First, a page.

Epiphenomena of technology, mistaking the smoke for the heat of a fire
Not text, but “???”
Not Arch Linux, but control
Not Commander X16 but simplicity! (Gemini)
To think about:
Programming in python is already largely opaque/magical, as most people who use it don’t actually understand the inner workings. I’m not convinced yet that similar things won’t be surface, in other ways.
Not opaqueness but control - once again. You can have control over an opaque device!
My original comment:
I feel like this is a super surface-level analysis that’s based on just the “epiphenomena” of the two paradigms instead of the actual forces driving the distinction (i.e. control).
I sympathize greatly with this view. For the past five years, I have exclusively run Arch Linux. I love the early-2000s style of personal computing: text-heavy interfaces, words rather than icons, uniform keyboard shortcuts everywhere.
[…] but I sit on a clacky IBM keyboard to write code and blog posts in a terminal that hasn’t changed in twenty years.
This is just such a misguided way to frame the difference - inspectability and possesing control of your device does not in any way imply having to use outdated technology, which is what this is saying if I were to take it literally. Text-heavy interfaces do not in any way intrinsically attach to the idea of the “extension of self”, no more than ThinkPads enable UNIX wizardry. Conversely, a laptop that has a touchbar or an OS with a voice assistant does not imply lack of control, or “becoming a part of self”.
Come to it, Windows XP were in no way any more customizable or inspectable than the current crop of Operating Systems, it was already a full, pre-packaged black box - and the distinction between Android and iPhone is almost entirely superficial. Sure, you can switch your launcher, and some devices are easier to “root” (i.e. circumvent black-box measurements), but the differences end there, when I hold my Android phone I am absolutely holding a magic wand, just of a different grain.
I do think that there are two opposing trends, but I struggle to see the distinction as an “extension of self” / “part of self” approach - unless, of course, the whole idea is that the latter become a “part of you” because they offer you so little control you have no choice but mold yourself around them - in which case I fail to see how that constitutes a separate paradigm fulfilling a real desire.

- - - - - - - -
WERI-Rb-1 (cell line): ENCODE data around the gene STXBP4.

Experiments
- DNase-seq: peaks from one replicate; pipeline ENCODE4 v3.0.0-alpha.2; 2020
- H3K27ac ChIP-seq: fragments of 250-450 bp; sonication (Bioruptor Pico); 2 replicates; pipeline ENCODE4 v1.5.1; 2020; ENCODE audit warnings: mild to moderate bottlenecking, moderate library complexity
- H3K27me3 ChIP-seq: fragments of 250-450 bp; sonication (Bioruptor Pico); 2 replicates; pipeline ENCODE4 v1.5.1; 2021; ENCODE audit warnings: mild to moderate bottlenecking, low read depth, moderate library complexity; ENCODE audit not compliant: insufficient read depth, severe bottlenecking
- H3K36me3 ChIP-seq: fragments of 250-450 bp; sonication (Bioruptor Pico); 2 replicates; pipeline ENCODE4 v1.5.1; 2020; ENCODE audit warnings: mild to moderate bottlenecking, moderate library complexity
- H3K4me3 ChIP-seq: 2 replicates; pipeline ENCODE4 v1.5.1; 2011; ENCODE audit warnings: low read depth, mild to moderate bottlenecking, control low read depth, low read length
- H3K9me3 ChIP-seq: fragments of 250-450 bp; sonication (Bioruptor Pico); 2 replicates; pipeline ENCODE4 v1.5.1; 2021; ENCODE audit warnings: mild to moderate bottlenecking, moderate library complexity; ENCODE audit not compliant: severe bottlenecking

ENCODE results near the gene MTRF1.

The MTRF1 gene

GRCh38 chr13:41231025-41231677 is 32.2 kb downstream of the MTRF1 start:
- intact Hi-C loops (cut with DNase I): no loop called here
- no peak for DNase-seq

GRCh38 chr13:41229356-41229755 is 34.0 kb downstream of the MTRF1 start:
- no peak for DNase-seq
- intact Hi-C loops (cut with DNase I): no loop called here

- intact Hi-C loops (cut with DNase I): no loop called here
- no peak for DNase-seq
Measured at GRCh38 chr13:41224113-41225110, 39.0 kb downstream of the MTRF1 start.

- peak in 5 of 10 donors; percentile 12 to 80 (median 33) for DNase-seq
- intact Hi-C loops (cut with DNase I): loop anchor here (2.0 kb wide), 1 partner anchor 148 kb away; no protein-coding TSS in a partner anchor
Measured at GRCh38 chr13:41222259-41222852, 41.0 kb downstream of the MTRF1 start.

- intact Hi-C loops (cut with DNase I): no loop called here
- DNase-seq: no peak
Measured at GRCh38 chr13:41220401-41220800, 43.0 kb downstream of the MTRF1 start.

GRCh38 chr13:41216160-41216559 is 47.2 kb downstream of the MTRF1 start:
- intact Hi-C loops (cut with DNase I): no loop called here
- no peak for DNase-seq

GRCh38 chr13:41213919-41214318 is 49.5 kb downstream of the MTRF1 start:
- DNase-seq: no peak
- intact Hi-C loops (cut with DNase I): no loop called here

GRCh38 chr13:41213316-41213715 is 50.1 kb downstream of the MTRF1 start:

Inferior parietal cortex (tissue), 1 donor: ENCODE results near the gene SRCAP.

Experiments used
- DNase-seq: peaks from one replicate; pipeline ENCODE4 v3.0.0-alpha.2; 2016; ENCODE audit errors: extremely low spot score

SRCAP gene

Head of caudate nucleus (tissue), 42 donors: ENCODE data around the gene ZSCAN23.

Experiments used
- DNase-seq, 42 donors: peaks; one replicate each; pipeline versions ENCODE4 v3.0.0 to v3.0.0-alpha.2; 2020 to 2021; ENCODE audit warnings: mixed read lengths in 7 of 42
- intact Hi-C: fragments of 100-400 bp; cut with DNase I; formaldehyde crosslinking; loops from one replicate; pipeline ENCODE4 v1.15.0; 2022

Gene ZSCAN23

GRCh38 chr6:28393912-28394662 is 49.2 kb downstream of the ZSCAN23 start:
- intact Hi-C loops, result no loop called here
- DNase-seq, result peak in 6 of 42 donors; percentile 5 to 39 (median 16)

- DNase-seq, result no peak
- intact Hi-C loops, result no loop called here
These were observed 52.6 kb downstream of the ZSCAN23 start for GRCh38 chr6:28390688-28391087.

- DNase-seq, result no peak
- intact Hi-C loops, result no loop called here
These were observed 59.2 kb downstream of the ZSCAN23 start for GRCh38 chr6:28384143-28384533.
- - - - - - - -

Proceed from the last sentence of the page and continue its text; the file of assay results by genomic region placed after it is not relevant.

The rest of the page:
I think that the reason that this distinction appears is that the “part of self” devices are generally more successful because of a mutually reinforcing tendency of the platforms to be locked-down as it benefits the vendors, and the fact that these devices often have superior UX due to generally receiving more developer attention as a result of being profitable. This results in well-polished “magic-wand” devices that are user-hostile - and the conflation of the two. Android runs on a myriad of different devices due to not being as locked down, but as a result, the average Android phone receives a thousandth of care as a new iPhone.
Neither is actually a consequence of user desires except on the broadest level, hence why I do not think that the split is as deep as the author claims. The level of control a user seeks from their computing devices is a spectrum, so splitting it into two opposing approaches feels somewhat arbitrary and ultimately unproductive to me, as it sort of solidifies the misconception that a capable, general-purpose device is somehow impossible and that having control over a device requires you to revert decades back in progress.